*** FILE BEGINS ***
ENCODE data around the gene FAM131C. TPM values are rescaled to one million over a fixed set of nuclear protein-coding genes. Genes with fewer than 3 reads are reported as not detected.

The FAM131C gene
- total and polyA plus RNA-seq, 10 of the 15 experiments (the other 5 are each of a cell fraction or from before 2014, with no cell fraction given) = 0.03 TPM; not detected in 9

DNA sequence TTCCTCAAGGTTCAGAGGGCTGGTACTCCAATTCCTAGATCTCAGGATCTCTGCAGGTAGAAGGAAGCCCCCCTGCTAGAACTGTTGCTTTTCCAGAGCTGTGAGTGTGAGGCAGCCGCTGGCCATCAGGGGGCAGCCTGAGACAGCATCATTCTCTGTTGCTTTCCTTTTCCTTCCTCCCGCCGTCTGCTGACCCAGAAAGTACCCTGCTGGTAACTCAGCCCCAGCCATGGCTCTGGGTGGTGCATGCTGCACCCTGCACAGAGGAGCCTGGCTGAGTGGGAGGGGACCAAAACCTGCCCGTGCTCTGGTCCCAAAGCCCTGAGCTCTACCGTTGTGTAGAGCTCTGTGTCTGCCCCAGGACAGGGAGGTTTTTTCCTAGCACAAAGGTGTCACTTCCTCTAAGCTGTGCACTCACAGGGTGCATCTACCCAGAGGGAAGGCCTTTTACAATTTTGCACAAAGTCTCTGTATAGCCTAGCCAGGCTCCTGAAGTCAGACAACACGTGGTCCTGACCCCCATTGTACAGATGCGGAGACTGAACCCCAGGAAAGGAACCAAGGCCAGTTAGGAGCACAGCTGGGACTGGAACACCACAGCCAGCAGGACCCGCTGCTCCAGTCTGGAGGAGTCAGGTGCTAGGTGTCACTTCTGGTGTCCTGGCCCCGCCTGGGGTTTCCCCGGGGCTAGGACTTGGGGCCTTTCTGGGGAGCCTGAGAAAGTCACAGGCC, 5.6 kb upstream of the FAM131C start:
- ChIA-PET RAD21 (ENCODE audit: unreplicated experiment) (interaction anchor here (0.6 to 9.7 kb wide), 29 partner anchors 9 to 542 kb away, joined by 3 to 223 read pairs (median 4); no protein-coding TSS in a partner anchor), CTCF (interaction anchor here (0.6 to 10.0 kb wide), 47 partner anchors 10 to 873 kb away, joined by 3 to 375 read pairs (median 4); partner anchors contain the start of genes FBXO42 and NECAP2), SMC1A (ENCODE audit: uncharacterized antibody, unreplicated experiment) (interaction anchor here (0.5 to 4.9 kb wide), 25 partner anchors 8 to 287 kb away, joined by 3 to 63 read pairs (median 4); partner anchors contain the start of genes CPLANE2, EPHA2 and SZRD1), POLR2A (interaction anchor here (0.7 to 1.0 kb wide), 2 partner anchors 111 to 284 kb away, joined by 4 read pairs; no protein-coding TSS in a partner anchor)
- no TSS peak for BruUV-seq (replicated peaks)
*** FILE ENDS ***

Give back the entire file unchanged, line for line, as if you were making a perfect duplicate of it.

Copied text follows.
ENCODE data around the gene FAM131C. TPM values are rescaled to one million over a fixed set of nuclear protein-coding genes. Genes with fewer than 3 reads are reported as not detected.

The FAM131C gene
- total and polyA plus RNA-seq, 10 of the 15 experiments (the other 5 are each of a cell fraction or from before 2014, with no cell fraction given) = 0.03 TPM; not detected in 9

DNA sequence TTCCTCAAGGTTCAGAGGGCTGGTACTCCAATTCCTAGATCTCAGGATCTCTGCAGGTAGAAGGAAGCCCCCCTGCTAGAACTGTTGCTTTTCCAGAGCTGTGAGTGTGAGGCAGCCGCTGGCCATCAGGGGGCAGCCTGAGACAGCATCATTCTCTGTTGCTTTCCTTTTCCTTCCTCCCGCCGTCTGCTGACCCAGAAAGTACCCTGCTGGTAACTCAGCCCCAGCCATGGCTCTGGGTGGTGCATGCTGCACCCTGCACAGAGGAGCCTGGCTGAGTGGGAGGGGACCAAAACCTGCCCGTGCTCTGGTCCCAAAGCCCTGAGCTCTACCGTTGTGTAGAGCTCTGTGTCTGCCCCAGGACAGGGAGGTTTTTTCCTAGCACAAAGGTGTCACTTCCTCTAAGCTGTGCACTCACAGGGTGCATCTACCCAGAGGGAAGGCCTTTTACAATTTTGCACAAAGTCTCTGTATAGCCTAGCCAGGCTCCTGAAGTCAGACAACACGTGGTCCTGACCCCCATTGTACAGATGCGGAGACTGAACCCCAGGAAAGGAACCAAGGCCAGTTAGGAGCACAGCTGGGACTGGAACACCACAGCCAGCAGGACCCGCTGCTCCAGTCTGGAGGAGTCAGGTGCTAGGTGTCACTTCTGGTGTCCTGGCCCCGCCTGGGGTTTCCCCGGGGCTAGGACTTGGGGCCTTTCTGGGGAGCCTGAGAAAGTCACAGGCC, 5.6 kb upstream of the FAM131C start:
- ChIA-PET RAD21 (ENCODE audit: unreplicated experiment) (interaction anchor here (0.6 to 9.7 kb wide), 29 partner anchors 9 to 542 kb away, joined by 3 to 223 read pairs (median 4); no protein-coding TSS in a partner anchor), CTCF (interaction anchor here (0.6 to 10.0 kb wide), 47 partner anchors 10 to 873 kb away, joined by 3 to 375 read pairs (median 4); partner anchors contain the start of genes FBXO42 and NECAP2), SMC1A (ENCODE audit: uncharacterized antibody, unreplicated experiment) (interaction anchor here (0.5 to 4.9 kb wide), 25 partner anchors 8 to 287 kb away, joined by 3 to 63 read pairs (median 4); partner anchors contain the start of genes CPLANE2, EPHA2 and SZRD1), POLR2A (interaction anchor here (0.7 to 1.0 kb wide), 2 partner anchors 111 to 284 kb away, joined by 4 read pairs; no protein-coding TSS in a partner anchor)
- no TSS peak for BruUV-seq (replicated peaks)